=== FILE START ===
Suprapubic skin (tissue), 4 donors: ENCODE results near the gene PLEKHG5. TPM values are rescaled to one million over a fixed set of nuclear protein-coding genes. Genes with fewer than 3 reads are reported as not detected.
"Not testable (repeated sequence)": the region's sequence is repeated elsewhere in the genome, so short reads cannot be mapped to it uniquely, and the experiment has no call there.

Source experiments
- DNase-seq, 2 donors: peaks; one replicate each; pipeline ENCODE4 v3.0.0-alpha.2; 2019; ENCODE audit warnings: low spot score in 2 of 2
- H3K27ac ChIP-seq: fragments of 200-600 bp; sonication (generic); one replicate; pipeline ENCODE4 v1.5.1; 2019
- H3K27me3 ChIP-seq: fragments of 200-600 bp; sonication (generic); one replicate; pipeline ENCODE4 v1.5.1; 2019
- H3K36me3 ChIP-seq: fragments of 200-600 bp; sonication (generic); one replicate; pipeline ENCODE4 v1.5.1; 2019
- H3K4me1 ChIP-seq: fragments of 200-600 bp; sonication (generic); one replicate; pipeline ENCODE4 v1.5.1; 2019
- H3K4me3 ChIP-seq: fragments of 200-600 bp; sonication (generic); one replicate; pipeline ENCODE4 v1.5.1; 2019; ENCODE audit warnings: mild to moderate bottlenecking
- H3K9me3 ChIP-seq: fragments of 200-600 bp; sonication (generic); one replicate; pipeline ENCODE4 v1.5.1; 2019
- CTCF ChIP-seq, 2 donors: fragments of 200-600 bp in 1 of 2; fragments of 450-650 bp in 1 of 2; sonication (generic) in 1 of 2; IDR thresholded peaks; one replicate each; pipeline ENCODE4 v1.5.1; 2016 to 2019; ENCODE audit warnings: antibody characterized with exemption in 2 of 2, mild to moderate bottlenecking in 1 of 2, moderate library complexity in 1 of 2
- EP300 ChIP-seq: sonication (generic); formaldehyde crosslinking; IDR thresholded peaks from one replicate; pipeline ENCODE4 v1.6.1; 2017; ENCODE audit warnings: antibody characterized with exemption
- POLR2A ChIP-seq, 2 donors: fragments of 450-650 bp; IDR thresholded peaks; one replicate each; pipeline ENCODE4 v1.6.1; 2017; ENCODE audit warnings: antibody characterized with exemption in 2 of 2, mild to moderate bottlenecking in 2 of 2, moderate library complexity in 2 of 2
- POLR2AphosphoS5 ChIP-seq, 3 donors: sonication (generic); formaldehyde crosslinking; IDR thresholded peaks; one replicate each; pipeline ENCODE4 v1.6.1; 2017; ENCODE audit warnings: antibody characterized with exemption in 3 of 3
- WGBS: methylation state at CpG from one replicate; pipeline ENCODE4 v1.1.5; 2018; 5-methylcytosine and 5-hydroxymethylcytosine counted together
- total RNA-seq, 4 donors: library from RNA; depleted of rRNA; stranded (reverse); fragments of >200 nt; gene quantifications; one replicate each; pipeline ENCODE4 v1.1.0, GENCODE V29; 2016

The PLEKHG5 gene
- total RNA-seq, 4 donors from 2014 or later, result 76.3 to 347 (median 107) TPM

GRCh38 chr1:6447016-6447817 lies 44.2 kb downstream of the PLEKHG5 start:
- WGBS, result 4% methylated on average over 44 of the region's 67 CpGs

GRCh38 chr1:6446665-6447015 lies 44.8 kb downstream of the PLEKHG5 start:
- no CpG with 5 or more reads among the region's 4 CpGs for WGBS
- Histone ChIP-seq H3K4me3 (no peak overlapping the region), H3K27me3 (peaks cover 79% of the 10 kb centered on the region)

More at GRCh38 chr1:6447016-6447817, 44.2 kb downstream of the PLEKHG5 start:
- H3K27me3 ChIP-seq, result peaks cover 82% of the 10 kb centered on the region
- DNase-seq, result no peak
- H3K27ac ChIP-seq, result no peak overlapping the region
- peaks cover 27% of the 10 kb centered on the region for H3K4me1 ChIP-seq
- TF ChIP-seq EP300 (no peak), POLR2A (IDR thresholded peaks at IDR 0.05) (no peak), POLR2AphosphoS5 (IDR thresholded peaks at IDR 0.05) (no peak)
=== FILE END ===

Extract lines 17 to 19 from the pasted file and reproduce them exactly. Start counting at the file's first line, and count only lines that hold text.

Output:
The PLEKHG5 gene
- total RNA-seq, 4 donors from 2014 or later, result 76.3 to 347 (median 107) TPM

GRCh38 chr1:6447016-6447817 lies 44.2 kb downstream of the PLEKHG5 start: